Batman Forever was the third film in the first run of Batman films that started in 1989, and the first one directed by Joel Schumacher. The two prior to this one, Batman and Batman Returns, were directed by Tim Burton and starred Michael Keaton as the Dark Knight. But for backstage Hollywood reasons of some kind Burton and Keaton opted to move on so a new director and star were needed. Enter Schumacher and Val Kilmer or Real Genius and Top Gun fame. It also had a shift in the overall tone away from the darker, Burton-esque tone and into a literally brighter one. Schumacher’s Gotham City was not as dark or Gothic as Burton’s and was instead bathed in bright day glo lights throughout. It also introduced us to the first big screen version of Batman’s sidekick Robin (the Dick Grayson version), played by Chris O’Donnell.
The story for this one revolved around Bruce Wayne’s psychological exploration into why he dons the cape and cowl, Grayson’s desire for revenge against his parents killer, and to help Batman in his mission to clean up Gotham. The villains here are the Riddler, played by Jim Carrey and Two-Face, played by Tommy Lee Jones. Riddler is out to literally read everyone’s minds using a virtual reality device he invented to sell to the people of Gotham to make their TV watching that much more awesome, and Two Face is basically doing generic bad guy stuff and trying to kill Batman (he’s also the guy who killed Grayson’s parents). So how was it? Well, I put it in ‘Mediocre Movie Reviews’ so it can’t be but so good, right? Let’s see.
What Worked for me
I loved Carrey’s rendition of the Riddler. Riddler is a super genius who is also a vindictive homicidal maniac and Carrey nailed all of that, in my opinion. And his story arc was probably the best thing about the movie. In my opinion they got him down cold from the motivations, the schemes, and the riddles he left as clues. His performance literally made the Riddler a character I was interested in from that point forward. I thought O’Donnell was good as Dick Grayson/Robin. The day-glo aesthetic is at times silly, but it also helps make things less depressing and boring. Val Kilmer wasn’t a great Batman to me, but he was good enough outside the occasional wooden line delivery.
What Didn’t Work
As much as I loved the Riddler in this movie, Two-Face was awful. In this film he was pretty much a low rent Joker who flipped a coin before he did things. They didn’t even get the coin fixation right. For Two-Face the coin isn’t just the final decision maker it rules his entire decision making process. Coin flips have led him to rob a bank then give the money to someone in need, or to blow the brains out of a bad guy as he would someone of the good side of the law. Here it’s just a prop to delay the inevitable; in one scene he keeps flipping it until he gets the desired outcome and that’s not what he’s supposed to do at all. Two-Face is a tragic figure driven into madness by his disfigurement constantly going back and forth between the mad criminal that he’s because and the driven enforcer of the law that he once was. It’s impossible to get the character right without giving him a proper origin story and here they just dropped him in the movie so that the Riddler would have some help and Robin had someone to beef with.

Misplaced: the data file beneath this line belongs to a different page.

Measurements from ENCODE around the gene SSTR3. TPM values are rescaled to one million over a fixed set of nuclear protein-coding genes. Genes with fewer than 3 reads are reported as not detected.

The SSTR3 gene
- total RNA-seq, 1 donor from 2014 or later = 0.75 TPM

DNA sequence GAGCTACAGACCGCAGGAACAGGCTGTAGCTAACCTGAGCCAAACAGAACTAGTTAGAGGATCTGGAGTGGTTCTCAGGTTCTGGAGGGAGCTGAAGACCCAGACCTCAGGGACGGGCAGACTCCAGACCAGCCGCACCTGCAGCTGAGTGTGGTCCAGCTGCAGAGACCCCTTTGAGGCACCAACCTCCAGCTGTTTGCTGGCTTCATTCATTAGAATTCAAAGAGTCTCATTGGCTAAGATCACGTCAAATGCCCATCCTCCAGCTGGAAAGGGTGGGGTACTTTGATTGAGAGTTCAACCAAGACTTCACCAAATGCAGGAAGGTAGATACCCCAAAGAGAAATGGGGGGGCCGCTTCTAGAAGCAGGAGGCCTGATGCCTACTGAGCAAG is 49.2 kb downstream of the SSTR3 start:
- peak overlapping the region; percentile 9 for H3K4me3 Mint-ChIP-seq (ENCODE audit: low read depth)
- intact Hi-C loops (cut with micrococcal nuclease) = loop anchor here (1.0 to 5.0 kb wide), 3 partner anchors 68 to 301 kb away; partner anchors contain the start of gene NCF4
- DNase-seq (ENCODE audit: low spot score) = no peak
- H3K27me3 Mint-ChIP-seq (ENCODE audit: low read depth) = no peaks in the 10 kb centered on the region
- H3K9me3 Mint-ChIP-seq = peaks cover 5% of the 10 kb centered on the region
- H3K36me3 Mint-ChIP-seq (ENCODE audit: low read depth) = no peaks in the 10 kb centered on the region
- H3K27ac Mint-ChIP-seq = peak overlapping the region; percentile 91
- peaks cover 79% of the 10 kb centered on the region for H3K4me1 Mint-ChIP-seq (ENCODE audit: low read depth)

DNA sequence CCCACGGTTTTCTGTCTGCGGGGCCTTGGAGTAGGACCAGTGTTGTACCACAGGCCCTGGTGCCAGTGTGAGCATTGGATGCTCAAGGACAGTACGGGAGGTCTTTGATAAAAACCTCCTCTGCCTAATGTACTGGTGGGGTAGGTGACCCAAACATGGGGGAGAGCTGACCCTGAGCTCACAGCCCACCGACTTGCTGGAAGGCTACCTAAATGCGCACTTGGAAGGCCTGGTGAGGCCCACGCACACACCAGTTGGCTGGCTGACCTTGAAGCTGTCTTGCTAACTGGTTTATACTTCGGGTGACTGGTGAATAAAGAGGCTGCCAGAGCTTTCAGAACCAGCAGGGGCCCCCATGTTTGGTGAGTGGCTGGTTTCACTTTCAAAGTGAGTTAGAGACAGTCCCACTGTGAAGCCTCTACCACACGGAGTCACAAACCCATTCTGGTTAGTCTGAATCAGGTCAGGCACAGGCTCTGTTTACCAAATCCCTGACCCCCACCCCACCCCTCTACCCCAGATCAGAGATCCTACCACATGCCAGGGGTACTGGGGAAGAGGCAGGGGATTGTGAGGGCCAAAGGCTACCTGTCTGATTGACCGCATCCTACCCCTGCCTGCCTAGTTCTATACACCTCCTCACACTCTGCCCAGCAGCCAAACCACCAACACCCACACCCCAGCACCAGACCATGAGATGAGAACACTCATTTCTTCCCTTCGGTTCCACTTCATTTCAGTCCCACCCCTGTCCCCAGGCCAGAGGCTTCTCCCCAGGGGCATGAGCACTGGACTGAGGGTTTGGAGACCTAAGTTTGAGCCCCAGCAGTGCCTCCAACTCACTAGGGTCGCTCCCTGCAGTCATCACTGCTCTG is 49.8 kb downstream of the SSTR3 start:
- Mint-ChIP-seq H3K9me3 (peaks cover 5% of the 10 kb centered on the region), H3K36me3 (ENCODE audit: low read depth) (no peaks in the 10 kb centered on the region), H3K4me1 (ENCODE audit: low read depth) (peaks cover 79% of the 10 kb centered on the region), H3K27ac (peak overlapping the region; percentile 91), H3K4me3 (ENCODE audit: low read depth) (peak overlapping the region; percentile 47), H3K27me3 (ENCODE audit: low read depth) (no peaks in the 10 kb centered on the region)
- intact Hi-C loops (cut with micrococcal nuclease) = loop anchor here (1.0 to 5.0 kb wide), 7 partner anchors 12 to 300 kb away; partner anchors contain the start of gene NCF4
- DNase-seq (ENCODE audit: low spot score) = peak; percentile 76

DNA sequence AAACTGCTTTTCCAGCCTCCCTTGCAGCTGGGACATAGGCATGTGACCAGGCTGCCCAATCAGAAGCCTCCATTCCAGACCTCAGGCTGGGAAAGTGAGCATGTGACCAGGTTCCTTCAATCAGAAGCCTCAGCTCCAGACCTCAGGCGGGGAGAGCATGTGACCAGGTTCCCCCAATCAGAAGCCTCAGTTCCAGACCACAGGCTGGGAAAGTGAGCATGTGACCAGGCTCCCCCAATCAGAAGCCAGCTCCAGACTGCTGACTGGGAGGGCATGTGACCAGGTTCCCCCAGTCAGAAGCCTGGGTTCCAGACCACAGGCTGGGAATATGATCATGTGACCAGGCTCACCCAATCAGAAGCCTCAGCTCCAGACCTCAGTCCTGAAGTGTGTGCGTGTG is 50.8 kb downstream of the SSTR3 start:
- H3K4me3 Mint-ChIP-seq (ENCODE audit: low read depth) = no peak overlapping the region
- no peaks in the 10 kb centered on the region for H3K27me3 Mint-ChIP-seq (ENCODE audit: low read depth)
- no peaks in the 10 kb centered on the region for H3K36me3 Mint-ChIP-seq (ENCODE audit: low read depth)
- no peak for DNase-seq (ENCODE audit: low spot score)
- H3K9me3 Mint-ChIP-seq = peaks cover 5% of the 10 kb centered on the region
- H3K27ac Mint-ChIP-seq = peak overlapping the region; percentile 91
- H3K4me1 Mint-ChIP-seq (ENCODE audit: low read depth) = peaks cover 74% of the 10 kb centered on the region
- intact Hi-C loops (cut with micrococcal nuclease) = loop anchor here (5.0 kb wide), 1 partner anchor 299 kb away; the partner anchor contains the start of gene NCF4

The other real problem with the story was that two thirds of the way through Bruce Wayne is ready to retire the cape and cowl and live a nice, quiet life with his love interest Dr. Chase Meridian. There’s no way on earth that Bruce Wayne would retire from being Batman while two next level villains like Two-Face and the Riddler were on the loose committing crimes and killing people. They actually handled this right in the first film when Bruce made it clear to Vicki Vale that yes he wanted to try the whole relationship thing but that Joker was out there so he had to deal with that first and foremost. No way Bruce quits his night job in the middle of what was going on.
It’s obvious from watching it that someone in a corner office wanted a shift away from Burton’s darker tone. While Batman Returns made a lot of money and got Michelle Pfeiffer an Oscar, it went a little too far down the Tim Burton rabbit hole for a a lot of people. The end result here was a tight rope walk between what Burton had established and the Adam West television show that was a serious story for onscreen that came off corny and ridiculous to those of us watching. There were corny lines and some overly simplistic dialogue at times. And obviously Schumacher got the wrong message from this film’s success because he cranked the camp and cheese up to 11 in the fourth and final Batman film of this run, Batman and Robin. Batman movies should be serious with a few jokes thrown in, trying to make it lighter is just a bad idea. Why? Because the Adam West series was so well done as superhero camp that no one should ever even approach that take on it.
I don’t care what anyone says, I liked this movie. At the same time to try and tell people it’s even very good would require some mental gymnastics I’m not capable of. Sometimes you like something that isn’t that great because hey, you’re human and it shakes out like that sometimes. That’s where I am with this. If you haven’t seen it, I say check it out and make your own judgement. But for God’s sake skip Batman and Robin.